Final score 6 vs 3 for the Yanks, 3 Reb units destroyed and 3 Yankee units exited. 15 turns, 2 hours and lots of tense moments and enough swings of fortune that it could easily have ended the other way.

This is the first game in which I have used the quality bonus markers since the Gettysburg game last December when I introduced them. Once again they did the trick allowing a fresh unit to overcome the disorder of a single hit in order to attack on their turn, allowing it to win or tie a melee or sometimes, doing nothing at all!

I have a feeling the Blue and the Grey will be appearing more often over the next year.

13 comments:

  1. Very nice and very classic wargame table! lots of action and very beautiful figures, thanks for sharing these photos. Cordially Carlos

    ReplyDelete
  2. This is a great scenario - and the first I ever played from 'The Green Book'. This was before I even owned a copy. This was in Wellington, some 30 years ago, maybe. We were using 6mm figures, also ACW, but I think the Confederates were attacking. The rule set was one developed by a Dunedin club from a board game. The river forked about half way along the table length in the game we played, and that made a bit of a difference, as it turned out.

    It was a two player a side game, with an umpire. I commanded the CSA right, at once heading for the river confluence, where I thought a ford most likely to be (We hadn't been told there was one, but simply looking at the table set-up suggested one had to be there). I was right as it turned out, but, hearing nothing from the game umpire, continued the search along the stream to the edge of the table. Still no ford. It took a bit of jumping up and down before I convinced the umpire that if there were a ford my guys had found it long since. Turned out he was absent from the table when my guys first reached the river, precisely where the ford was. I hadn't noticed his absence.

    The adventures were not over yet. Small as the figure scale was, the adaptation from the board game gave rifled muskets a 2-inch range. Not enough to clear the river, even if standing right on the bank. Unable to force a crossing, my colleague simply left the table in disgust. Taking over - meanwhile marching the cavalry and available infantry hot-foot to the ford - I lined up all the artillery along the riverbank beside the East Bridge, meanwhile making demonstrations against the West Bridge, and flung across an infantry regiment with its support.

    Barely beating off the counter-attack this provoked, I managed to reinforce the bridgehead by feeding more units across, and gradually the Union has to abandon the east Woods towards the town. By this time I had a decent sized force north of the river closing in on the north road. To shore up a line there, the Union had to thin out its island defences. But the narrow front along the northern riverbank was proving something of a problem for us.

    The scenario ended with both bridges in Confederate hands, and the woods. Union forces in and north of the town were under heavy assault, and they could not much longer have kept the road open north of the river.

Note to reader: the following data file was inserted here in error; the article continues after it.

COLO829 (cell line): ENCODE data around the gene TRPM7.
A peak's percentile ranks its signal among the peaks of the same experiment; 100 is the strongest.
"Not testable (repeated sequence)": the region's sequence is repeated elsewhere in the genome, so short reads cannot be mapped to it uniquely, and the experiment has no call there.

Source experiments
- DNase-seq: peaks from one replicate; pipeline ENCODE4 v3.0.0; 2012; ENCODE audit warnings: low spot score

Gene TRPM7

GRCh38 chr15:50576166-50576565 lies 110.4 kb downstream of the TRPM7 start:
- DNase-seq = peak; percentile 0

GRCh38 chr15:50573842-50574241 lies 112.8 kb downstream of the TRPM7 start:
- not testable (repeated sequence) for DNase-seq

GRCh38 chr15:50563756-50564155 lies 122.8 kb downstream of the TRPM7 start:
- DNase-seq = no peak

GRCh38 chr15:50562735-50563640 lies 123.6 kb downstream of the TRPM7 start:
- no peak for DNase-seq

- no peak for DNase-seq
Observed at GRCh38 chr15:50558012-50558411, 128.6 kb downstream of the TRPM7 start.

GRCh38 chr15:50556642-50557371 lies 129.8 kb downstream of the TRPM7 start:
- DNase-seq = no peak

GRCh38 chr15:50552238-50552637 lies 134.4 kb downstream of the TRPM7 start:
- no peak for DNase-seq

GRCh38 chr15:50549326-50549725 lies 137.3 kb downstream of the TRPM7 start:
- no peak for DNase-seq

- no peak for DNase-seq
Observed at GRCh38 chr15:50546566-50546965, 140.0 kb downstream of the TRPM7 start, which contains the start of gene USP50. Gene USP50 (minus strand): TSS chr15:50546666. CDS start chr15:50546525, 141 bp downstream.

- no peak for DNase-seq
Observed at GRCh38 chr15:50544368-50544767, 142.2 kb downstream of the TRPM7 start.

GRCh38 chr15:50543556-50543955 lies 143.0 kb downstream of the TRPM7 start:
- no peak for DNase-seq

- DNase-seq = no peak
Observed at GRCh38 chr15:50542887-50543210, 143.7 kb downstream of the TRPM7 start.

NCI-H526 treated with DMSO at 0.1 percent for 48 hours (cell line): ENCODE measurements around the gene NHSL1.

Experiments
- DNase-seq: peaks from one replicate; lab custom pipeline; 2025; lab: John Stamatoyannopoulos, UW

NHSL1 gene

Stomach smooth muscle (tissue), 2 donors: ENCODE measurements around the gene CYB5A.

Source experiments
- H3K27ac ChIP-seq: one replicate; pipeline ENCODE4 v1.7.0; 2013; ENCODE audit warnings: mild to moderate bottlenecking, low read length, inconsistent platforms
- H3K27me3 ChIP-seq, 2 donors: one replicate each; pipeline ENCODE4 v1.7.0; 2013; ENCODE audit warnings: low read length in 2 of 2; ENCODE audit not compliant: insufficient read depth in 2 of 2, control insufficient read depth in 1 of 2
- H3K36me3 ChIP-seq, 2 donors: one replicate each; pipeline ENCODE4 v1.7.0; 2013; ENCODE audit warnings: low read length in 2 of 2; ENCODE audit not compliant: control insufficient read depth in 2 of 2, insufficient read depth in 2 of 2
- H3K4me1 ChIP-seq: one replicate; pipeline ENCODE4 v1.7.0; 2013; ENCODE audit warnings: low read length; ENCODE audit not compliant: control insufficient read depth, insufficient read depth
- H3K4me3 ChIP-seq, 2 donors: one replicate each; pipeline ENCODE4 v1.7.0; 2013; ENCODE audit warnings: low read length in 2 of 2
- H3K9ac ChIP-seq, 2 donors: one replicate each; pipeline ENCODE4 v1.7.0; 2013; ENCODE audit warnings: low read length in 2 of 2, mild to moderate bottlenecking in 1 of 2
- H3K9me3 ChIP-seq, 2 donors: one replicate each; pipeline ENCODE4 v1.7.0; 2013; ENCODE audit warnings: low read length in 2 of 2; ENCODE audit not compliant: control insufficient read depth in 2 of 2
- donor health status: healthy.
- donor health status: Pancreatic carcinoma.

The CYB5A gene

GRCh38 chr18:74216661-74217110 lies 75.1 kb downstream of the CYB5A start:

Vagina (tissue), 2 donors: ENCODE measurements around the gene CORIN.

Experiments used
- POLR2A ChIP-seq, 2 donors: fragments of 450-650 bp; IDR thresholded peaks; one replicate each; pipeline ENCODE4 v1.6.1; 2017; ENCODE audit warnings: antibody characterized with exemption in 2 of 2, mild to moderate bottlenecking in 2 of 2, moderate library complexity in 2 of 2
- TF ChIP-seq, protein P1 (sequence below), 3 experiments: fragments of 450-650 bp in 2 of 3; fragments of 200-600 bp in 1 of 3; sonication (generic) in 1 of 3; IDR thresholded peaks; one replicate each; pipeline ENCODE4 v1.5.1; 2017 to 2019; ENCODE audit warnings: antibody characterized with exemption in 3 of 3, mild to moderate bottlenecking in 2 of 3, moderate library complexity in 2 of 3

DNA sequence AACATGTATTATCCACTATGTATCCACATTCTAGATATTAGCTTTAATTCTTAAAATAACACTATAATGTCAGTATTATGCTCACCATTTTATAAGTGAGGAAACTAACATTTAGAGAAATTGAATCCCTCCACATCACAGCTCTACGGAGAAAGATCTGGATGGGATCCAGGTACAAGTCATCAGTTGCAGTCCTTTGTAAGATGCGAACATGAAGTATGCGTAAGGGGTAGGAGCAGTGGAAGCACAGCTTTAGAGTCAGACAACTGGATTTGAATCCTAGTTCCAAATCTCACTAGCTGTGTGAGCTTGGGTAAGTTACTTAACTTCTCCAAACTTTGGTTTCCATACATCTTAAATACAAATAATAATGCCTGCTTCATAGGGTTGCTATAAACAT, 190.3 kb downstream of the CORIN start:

So: a drawn scenario, but I reckon that had we been advised, as we ought to have been, two moves earlier of the ford's presence, half the Union army would have found itself trapped on the island. But I wasn't too unhappy with the result at all. It had started very badly for the Confederates!

    As it was, if this had been part of a campaign, in the closing situation I would have invited the players to carry on with it as a night action, as battles occasionally did when hotly contested come nightfall. It was that sort of battle.

    Cheers,
    Ion

    ReplyDelete
    Replies
    1. It can be a tricky scenario, esp as the scale, period and rules change.
      One of the unknowns from a campaign pov is why the attacker needs to exit troops. Is it a breakout from a besieged fort or town that can't hold out? or an attempt to breakthrough to cut off the defenders or seize an objective off table?

      Delete
  3. Superb very interesting Scenario- a good choice ROSS. Also the figures and terrain look great- great photos too. I have saved the pictures and should refer to them at a latter date for ideas for a 28mm Scenario for Fictional game of 1856. Regards. KEV.

    ReplyDelete
    Replies
    1. The Grant scenarios are a great source of ideas. Steve the Wargamer did a brilliant job of collecting the original Tabletop Teasers and making them available to us.
      http://steve-the-wargamer-teasers.blogspot.ca

      Delete
  4. A video camera on a tripod in the corner (out of the way) will often work to capture all of the action and can quickly be reviewed for the high-points of such a fast moving game.

    I did it for a 12 player version of a SHAKO game in 2004 and the movement captured did a great job of telling the tale of the battle.

    ReplyDelete
    Replies
    1. I can see the value of the idea. Back in the 90s we once filmed a Waterloo game in 15mm but in between periods not continuously. Even if I had a video camera though, and found a spot, I'm not sure such a small game would wartent it or reveal much unless I remembered to mutter a commentary ad I played. Something to think about though.

      Delete
  5. Sounds and looks terrific, Ross. I look forward to reading these rules if you plan to share them. ;)

    ReplyDelete
    Replies
    1. The rules are posted here: the-plastic-army-of-potomacl

      but I must confess to having an internal (so far) philosophical debate over my return to the use of a disorder status as a game mechanism .

      Delete
    2. The rules are posted here: the-plastic-army-of-potomacl

      but I must confess to having an internal (so far) philosophical debate over my return to the use of a disorder status as a game mechanism .

      Delete
  6. Behind in my blog reading...this is the one that's originally laid out with two islands and seven bridges? I've been wanting to do it as an NQSYW one of these days...

    ReplyDelete
  7. No, that is #17 Bridge Assault. There are some simularities but the goal for the attacker in that one is to control a crossing.

    ReplyDelete